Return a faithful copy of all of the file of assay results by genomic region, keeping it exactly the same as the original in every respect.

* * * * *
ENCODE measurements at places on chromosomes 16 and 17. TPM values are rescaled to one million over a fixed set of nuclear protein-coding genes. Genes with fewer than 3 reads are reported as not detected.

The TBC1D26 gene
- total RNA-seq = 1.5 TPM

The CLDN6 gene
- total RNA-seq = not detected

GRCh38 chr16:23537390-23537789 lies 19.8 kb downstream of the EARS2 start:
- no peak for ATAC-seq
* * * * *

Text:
ENCODE measurements at places on chromosomes 16 and 17. TPM values are rescaled to one million over a fixed set of nuclear protein-coding genes. Genes with fewer than 3 reads are reported as not detected.

The TBC1D26 gene
- total RNA-seq = 1.5 TPM

The CLDN6 gene
- total RNA-seq = not detected

GRCh38 chr16:23537390-23537789 lies 19.8 kb downstream of the EARS2 start:
- no peak for ATAC-seq